Kenyan lawmakers brawled Wednesday as they debated proposed changes to a law governing the conduct of political parties and the formation of coalitions ahead of the 2022 election.
Video broadcast on television showed lawmakers engaged in a shouting match and coming to blows as they fought over the measure. One member of parliament was seen with blood on his cheek. Another was suspended.
At issue is a bill that will guide political parties on how to conduct political affairs leading up to the election. If passed, the legislation would allow several parties to form a coalition and choose a presidential candidate.
Political commentator Martin Andati said those behind the bill aim to use the constitution to force a political winning formula.
“The handshake team which is the president and the former prime minister, are trying to use a political route to find a way to get people who are not supporting them to either go on their side or Ruto’s side so that they are able to draw a political strategy,” he said.
Opponents of the bill, most supporting Deputy President William Ruto, see it as a plan by President Uhuru Kenyatta and opposition leader Raila Odinga to force the smaller parties to merge with them to win the election.
Those against the measure introduced separate amendments, which critics say were meant to paralyze the parliamentary proceedings.
Political expert Michael Agwanda said the proposed changes mean that lawmakers will have to be loyal to their parties.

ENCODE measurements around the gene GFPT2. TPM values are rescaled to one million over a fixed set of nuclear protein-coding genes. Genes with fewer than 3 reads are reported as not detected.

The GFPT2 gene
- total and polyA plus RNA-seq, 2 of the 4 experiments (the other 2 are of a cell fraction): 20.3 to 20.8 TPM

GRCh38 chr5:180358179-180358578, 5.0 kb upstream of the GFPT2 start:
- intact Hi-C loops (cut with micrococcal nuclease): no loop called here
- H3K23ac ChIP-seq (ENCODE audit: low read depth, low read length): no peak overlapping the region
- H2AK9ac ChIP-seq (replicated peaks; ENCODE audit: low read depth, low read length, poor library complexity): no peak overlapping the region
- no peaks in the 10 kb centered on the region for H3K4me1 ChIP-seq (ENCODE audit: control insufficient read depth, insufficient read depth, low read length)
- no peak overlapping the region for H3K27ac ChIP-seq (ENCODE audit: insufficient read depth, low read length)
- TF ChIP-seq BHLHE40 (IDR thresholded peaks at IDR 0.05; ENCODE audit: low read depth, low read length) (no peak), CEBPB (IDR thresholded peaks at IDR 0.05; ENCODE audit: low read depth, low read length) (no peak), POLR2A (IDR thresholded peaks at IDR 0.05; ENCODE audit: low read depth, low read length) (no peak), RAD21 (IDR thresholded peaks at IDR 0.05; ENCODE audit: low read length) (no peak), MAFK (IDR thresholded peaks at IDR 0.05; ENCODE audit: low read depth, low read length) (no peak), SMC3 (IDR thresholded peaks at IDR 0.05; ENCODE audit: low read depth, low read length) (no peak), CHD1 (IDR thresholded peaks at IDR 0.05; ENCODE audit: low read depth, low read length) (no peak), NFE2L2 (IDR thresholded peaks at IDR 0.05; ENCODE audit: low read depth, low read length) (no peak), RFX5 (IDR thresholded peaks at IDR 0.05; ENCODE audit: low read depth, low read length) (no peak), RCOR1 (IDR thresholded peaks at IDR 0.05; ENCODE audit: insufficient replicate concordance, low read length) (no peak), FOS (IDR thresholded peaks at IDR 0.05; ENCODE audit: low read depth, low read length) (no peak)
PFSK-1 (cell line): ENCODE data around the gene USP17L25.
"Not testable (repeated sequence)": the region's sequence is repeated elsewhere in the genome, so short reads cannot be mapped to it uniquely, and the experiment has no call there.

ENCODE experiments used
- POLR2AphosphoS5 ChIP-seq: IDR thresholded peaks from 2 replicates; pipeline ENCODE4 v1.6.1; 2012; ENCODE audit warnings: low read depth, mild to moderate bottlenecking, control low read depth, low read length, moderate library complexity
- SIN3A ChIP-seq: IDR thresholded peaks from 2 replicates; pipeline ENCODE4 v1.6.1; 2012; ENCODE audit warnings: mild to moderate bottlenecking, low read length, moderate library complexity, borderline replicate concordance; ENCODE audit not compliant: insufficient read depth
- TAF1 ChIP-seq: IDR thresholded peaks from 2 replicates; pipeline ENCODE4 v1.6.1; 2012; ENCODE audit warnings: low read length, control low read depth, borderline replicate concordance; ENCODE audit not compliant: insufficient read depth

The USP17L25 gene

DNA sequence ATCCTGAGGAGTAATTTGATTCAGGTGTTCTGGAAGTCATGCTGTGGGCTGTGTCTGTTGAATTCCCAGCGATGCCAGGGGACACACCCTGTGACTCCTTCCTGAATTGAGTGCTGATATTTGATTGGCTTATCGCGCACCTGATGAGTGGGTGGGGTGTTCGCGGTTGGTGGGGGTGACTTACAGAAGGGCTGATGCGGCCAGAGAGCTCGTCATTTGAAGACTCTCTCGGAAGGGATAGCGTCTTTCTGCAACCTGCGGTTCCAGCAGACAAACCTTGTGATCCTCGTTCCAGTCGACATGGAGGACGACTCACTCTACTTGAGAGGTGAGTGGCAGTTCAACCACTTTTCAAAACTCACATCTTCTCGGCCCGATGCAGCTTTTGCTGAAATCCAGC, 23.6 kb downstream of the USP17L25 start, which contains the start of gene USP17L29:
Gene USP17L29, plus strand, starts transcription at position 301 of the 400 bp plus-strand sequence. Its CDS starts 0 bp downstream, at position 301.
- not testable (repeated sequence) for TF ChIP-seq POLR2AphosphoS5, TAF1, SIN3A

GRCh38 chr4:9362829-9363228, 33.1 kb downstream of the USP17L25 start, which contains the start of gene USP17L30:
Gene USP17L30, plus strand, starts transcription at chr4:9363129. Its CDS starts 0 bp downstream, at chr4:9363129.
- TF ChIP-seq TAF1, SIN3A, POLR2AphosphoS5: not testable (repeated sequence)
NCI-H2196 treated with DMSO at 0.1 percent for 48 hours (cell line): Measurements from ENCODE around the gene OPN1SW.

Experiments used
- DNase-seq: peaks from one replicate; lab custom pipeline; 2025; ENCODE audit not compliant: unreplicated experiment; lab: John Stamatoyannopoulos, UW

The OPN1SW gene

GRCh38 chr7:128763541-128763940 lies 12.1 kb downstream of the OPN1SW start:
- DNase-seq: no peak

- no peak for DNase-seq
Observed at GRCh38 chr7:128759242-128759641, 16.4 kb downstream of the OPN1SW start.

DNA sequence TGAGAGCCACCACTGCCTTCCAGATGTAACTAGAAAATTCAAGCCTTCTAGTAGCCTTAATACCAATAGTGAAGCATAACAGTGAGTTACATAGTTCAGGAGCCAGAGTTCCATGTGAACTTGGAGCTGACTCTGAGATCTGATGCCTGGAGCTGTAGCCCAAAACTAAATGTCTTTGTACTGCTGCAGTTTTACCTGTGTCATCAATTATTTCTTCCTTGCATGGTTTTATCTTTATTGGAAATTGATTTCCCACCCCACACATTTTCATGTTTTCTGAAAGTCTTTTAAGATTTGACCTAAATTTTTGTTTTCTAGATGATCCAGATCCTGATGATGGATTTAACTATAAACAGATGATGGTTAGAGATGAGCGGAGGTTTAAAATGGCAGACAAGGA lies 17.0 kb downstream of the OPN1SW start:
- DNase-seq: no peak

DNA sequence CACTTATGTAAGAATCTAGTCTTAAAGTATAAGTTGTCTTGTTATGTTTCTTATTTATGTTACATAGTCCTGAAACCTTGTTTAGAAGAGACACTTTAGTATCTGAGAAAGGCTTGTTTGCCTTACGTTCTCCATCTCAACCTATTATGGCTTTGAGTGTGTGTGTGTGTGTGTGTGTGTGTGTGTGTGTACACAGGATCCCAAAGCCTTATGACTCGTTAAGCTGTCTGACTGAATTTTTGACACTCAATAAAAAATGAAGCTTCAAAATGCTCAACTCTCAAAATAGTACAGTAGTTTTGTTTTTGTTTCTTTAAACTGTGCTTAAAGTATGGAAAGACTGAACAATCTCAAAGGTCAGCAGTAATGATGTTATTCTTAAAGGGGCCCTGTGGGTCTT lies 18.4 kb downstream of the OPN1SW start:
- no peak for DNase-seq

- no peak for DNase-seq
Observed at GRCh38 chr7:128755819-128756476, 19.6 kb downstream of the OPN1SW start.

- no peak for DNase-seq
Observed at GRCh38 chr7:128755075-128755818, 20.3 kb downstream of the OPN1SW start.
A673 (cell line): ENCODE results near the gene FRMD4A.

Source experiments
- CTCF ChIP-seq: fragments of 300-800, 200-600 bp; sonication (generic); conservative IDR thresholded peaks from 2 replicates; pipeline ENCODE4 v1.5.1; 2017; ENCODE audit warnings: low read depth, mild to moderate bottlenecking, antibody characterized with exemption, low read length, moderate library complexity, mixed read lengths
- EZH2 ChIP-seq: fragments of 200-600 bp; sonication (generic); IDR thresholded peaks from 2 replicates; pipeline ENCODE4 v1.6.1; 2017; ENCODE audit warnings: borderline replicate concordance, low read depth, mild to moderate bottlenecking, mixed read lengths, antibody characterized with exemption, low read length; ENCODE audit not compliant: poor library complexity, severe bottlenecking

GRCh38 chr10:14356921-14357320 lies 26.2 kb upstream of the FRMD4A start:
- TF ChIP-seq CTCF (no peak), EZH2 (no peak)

“What it means is that you are either part of government or not part of government by instrument and you cannot cross on the other side unless you just decided to do that; but you will not be part of that government if you don’t belong to the coalition that makes the government,” he said.
The proposed changes will require the parties to form a coalition four months before the election, thereby blocking them from joining another coalition party.
Agwanda said bigger parties are targeting the support of the smaller ones.
“It’s incumbent upon the political parties now to decide which coalition they want to join because that’s key to either forming the next government or not. I think they are targeting smaller parties to make serious decisions to support the big guys, they are also targeting parties like ANC, they are also targeting parties like FORD Kenya and they know very well they cannot make the next government. As a result, they are saying you either belong to us or you don’t and if you don’t, then you go to oblivion,” he said.
Kenyan politicians are fond of changing political sides to suit their interests, which analysts say has hurt the opposition.
The sponsor of the bill, Amos Kimunya, said he has asked the parliament speaker for another meeting so the legislation can be wrapped up.
“Let’s keep up the spirit because at the end of it all what we are doing is for better political party governance in this country as we deepen and widen our democracy for purposes of posterity,” he said.
The debate ended with members of parliament voting for eight proposed changes out of 27. Parliament will reconvene in January to vote.